While the impressment issue caused problems, tensions were further heightened due to Britain and France's behavior regarding neutral trade. Having effectively conquered Europe but lacking the naval strength to invade Britain, Napoleon sought to cripple the island nation economically. To this end, he issued the Berlin Decree in November 1806 and instituted the Continental System which made all trade, neutral or otherwise, with Britain illegal. In response, London issued the Orders in Council on November 11, 1807, which closed European ports to trade and barred foreign ships from entering them unless they first called at a British port and paid customs duties. To enforce this, the Royal Navy tightened its blockade of the Continent. Not to be outdone, Napoleon responded with his Milan Decree a month later which stipulated that any ship that followed the British rules would be considered British property and seized.

As a result, American shipping became prey for both sides. Riding the wave of outrage that followed the Chesapeake-Leopard Affair, Jefferson implemented the Embargo Act of 1807 on December 25. This act effectively ended American foreign trade by prohibiting American ships from calling at overseas ports. Though drastic, Jefferson hoped to end the threat to American vessels by removing them from the oceans while depriving Britain and France of American goods. The act failed to achieve his goal of pressuring the European superpowers and instead severely crippled the American economy.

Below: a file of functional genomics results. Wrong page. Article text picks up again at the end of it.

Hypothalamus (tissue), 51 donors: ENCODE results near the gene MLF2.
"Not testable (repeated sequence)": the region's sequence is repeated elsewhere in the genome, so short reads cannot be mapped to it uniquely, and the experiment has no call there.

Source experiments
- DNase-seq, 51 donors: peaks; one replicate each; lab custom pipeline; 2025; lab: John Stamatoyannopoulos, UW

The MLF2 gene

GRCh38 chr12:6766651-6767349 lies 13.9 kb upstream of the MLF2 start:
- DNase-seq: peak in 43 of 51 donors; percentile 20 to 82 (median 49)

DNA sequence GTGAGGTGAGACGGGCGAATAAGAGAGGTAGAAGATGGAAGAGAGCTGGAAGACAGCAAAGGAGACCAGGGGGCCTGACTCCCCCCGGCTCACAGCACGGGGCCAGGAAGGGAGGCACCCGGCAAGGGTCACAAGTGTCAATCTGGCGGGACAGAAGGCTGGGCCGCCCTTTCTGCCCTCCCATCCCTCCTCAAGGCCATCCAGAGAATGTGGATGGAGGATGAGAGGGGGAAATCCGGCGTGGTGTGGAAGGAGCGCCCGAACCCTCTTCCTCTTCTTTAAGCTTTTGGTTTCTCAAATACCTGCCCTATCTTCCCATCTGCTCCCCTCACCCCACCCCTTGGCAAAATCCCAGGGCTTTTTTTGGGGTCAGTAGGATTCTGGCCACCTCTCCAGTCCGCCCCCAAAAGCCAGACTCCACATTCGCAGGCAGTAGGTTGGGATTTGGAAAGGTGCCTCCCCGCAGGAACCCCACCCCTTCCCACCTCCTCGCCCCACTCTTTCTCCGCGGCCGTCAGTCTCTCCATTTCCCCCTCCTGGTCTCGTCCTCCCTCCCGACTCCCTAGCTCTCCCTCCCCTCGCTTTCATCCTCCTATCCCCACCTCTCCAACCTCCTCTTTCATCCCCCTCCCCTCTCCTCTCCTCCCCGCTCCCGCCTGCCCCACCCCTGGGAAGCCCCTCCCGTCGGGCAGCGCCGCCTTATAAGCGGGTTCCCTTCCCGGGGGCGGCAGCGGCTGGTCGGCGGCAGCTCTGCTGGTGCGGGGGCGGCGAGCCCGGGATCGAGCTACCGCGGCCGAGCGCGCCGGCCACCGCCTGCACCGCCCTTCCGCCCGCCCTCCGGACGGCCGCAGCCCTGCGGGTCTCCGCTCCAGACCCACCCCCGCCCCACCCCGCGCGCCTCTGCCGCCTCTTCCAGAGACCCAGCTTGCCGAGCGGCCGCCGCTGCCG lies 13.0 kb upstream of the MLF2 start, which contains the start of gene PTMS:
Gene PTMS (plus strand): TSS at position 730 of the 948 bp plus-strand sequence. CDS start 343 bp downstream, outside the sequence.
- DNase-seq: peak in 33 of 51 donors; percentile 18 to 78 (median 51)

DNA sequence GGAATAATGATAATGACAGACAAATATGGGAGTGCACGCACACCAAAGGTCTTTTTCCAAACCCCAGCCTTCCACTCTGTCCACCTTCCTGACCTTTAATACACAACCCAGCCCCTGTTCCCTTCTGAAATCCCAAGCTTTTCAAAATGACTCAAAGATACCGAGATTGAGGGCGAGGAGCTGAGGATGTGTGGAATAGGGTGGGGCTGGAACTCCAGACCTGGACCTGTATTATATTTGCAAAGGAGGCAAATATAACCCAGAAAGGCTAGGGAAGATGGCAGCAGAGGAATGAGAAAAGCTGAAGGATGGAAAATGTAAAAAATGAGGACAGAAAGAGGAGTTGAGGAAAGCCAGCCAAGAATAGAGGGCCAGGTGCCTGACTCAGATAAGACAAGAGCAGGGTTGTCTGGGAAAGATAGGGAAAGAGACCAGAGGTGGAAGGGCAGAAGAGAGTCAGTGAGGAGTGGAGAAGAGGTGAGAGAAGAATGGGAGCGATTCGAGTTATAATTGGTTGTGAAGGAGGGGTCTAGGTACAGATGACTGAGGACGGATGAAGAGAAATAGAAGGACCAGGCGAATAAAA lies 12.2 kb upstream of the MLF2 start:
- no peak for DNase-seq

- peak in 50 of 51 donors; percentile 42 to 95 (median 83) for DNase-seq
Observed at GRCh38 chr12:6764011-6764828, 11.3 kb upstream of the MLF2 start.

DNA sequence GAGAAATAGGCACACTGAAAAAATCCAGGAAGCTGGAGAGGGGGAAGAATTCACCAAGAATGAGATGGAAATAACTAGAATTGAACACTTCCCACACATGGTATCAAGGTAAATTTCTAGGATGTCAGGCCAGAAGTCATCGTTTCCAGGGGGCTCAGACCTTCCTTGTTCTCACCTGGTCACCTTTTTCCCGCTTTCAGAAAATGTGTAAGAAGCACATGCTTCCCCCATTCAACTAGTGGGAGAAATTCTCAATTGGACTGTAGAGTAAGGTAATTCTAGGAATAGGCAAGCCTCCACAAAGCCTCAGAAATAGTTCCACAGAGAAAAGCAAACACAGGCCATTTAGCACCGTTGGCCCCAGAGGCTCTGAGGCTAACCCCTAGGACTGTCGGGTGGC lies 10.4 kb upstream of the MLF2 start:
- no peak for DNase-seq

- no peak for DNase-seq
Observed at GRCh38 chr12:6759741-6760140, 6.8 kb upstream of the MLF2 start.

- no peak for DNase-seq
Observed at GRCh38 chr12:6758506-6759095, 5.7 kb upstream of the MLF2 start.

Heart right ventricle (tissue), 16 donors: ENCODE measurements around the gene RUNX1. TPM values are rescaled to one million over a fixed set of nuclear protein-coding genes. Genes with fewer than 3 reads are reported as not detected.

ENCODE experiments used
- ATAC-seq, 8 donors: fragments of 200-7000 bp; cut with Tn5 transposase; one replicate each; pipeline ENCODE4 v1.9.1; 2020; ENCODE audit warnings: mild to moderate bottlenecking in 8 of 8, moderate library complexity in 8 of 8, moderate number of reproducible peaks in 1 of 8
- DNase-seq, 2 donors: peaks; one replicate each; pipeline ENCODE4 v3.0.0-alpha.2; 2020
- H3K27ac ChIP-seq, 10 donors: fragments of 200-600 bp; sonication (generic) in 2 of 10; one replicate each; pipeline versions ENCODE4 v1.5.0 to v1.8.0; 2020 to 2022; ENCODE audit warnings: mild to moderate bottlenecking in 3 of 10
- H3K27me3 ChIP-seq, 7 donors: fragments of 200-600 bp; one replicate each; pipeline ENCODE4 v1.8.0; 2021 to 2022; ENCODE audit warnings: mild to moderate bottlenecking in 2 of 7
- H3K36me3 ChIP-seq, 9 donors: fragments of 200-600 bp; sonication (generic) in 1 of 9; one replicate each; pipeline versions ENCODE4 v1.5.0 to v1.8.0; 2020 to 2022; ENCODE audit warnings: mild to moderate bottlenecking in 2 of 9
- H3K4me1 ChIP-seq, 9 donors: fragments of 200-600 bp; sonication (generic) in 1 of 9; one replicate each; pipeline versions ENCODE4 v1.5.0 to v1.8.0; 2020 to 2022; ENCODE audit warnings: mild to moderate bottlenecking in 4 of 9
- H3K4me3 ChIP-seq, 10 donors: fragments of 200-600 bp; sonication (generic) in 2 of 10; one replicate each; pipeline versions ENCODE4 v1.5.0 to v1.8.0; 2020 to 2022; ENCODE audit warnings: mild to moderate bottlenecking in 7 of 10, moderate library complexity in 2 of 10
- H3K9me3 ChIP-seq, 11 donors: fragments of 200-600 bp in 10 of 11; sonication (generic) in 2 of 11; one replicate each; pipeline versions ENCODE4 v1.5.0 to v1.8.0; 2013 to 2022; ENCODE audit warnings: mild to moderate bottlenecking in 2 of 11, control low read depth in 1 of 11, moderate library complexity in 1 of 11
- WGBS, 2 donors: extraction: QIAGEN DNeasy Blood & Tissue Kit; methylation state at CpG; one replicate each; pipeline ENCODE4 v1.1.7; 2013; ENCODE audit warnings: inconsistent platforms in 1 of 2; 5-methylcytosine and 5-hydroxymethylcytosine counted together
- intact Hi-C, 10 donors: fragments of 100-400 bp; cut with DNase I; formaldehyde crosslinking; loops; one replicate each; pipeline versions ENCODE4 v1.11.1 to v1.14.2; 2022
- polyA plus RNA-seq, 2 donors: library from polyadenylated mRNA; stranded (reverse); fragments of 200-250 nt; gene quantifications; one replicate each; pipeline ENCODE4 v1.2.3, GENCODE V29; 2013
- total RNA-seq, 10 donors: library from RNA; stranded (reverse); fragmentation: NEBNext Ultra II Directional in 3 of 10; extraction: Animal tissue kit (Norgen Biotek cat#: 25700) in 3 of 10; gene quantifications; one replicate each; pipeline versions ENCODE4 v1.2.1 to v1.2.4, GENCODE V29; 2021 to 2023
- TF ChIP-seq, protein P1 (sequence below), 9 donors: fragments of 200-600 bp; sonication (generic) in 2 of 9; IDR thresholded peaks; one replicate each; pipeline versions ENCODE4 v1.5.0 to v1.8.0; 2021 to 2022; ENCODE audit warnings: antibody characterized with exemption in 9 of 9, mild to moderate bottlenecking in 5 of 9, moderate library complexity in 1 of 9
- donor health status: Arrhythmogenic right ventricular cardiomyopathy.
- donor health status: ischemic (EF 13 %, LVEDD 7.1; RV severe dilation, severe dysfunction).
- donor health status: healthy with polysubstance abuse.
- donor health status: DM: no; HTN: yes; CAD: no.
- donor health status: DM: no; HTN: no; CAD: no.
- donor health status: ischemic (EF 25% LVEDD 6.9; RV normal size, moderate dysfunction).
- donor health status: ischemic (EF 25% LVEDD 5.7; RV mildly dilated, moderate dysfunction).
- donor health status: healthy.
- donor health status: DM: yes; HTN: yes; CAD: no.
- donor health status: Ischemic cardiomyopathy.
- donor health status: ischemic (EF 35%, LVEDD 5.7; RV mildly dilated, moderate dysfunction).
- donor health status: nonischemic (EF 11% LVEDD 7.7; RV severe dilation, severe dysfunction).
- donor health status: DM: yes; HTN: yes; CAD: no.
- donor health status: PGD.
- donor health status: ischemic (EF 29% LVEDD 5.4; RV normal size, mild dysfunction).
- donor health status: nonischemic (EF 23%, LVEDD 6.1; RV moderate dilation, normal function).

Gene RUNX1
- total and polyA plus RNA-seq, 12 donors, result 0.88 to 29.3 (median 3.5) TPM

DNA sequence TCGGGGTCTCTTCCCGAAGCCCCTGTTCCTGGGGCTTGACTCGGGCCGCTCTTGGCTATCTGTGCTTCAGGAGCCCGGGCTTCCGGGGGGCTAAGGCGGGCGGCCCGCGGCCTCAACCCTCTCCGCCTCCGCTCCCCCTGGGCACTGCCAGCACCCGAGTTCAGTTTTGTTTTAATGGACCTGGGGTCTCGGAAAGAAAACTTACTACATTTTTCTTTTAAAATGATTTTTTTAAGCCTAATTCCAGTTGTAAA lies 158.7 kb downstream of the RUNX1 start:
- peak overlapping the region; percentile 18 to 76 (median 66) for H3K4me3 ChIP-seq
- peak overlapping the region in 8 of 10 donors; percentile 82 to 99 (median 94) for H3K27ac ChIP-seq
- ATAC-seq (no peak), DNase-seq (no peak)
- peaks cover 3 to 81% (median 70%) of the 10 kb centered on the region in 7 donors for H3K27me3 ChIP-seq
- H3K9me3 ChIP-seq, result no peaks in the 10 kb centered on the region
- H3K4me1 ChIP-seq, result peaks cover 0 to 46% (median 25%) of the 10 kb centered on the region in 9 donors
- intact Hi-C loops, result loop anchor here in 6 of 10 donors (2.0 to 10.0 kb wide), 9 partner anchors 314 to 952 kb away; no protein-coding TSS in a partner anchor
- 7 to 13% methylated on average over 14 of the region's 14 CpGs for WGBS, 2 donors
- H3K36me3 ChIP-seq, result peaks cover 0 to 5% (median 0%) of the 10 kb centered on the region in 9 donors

By December 1809, it was replaced with the Non-Intercourse Act which allowed overseas trade, but not with Britain and France. This still failed to change its policies. A final revision was issued in 1810 which removed all embargoes but stated that if one nation stopped attacks on American ships, the United States would begin an embargo against the other. Accepting this offer, Napoleon promised Madison, now president, that neutral rights would be honored. This agreement further angered the British despite the fact that the French reneged and continued seizing neutral ships.

War Hawks and Expansion in the West

In the years following the American Revolution, settlers pushed west across the Appalachians to form new settlements. With the creation of the Northwest Territory in 1787, increasing numbers moved to the present-day states of Ohio and Indiana pressuring the Native Americans in those areas to move. Early resistance to white settlement led to conflicts and in 1794 an American army defeated the Western Confederacy at the Battle of Fallen Timbers. Over the next fifteen years, government agents such as Governor William Henry Harrison negotiated various treaties and land deals to push the Native Americans farther west. These actions were opposed by several Native American leaders, including the Shawnee chief Tecumseh. Working to build a confederacy to oppose the Americans, he accepted aid from the British in Canada and promised an alliance should war occur. Seeking to break the confederacy before it could fully form, Harrison defeated Tecumseh's brother, Tenskwatawa, at the Battle of Tippecanoe on November 7, 1811.